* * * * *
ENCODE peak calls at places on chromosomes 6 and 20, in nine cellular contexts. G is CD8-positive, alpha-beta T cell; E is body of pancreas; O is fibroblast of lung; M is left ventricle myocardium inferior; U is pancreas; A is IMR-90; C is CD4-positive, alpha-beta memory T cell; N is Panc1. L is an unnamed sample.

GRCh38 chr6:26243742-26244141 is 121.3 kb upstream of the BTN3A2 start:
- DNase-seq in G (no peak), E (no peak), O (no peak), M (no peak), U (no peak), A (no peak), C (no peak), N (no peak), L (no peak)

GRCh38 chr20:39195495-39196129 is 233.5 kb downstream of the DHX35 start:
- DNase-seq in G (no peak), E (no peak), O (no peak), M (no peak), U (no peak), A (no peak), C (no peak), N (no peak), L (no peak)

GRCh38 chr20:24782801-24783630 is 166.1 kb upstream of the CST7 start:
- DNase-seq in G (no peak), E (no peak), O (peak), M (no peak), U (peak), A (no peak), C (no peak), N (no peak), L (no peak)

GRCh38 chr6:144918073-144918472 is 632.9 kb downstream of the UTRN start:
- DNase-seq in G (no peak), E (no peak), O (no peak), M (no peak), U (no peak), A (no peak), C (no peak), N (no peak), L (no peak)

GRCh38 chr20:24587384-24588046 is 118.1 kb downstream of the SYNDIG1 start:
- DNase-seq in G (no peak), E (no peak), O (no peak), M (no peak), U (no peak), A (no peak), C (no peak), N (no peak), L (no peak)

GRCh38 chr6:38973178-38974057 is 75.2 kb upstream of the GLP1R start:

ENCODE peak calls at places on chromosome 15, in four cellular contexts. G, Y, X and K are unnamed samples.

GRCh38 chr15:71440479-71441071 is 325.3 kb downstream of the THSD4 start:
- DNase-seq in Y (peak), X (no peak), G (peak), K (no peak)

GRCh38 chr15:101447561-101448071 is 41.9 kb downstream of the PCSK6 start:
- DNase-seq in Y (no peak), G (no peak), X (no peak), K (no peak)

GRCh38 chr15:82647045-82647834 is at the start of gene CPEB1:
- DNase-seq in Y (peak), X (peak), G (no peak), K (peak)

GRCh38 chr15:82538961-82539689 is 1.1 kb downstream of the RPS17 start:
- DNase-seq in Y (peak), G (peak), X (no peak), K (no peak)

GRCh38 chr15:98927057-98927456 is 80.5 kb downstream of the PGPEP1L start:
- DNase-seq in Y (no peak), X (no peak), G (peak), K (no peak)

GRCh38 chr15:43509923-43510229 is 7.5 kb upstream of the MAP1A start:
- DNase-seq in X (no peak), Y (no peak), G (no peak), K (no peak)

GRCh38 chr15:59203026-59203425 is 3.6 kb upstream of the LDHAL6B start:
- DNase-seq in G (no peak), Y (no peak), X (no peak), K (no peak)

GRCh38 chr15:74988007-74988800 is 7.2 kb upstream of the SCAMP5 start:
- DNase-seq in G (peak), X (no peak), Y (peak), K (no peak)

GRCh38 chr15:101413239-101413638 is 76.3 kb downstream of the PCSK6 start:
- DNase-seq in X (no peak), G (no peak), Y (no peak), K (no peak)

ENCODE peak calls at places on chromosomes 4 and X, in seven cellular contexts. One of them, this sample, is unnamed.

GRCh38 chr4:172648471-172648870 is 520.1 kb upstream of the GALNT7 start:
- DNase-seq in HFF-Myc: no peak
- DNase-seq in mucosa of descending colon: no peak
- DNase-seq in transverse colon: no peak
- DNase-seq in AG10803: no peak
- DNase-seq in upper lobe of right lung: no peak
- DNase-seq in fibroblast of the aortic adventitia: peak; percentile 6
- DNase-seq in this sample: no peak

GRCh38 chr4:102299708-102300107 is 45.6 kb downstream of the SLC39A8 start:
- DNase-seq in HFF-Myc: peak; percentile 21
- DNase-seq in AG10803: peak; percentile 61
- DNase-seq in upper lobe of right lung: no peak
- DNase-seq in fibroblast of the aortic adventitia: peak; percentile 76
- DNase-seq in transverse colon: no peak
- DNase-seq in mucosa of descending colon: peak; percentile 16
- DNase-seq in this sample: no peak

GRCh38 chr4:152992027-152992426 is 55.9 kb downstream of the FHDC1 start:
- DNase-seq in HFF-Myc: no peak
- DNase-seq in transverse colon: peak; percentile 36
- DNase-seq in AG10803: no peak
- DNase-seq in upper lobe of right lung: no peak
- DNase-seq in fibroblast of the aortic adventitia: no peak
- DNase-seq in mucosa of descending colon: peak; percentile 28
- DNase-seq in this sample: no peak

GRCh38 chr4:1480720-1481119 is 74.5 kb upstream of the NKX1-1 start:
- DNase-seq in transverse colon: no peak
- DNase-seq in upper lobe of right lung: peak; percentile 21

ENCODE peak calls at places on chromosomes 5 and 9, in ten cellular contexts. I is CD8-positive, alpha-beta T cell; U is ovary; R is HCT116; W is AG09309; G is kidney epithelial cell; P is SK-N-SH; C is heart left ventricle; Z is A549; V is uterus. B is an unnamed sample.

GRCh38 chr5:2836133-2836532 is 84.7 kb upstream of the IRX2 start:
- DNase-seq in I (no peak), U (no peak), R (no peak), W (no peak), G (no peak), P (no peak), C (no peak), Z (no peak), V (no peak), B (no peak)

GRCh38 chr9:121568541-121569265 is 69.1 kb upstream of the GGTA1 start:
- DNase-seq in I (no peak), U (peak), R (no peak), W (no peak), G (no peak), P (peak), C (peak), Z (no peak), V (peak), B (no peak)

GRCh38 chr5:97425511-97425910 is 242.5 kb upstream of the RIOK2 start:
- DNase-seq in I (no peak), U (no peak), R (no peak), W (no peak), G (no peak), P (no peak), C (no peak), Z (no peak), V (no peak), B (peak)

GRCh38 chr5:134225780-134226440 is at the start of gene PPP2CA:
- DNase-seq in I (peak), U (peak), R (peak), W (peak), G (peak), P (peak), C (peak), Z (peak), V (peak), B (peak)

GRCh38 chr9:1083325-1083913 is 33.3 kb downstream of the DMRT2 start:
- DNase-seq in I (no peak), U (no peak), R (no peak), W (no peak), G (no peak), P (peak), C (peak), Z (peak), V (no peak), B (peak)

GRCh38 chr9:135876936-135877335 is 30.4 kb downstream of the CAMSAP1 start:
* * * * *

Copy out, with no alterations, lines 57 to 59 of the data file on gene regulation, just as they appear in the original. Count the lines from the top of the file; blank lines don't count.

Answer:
GRCh38 chr4:1480720-1481119 is 74.5 kb upstream of the NKX1-1 start:
- DNase-seq in transverse colon: no peak
- DNase-seq in upper lobe of right lung: peak; percentile 21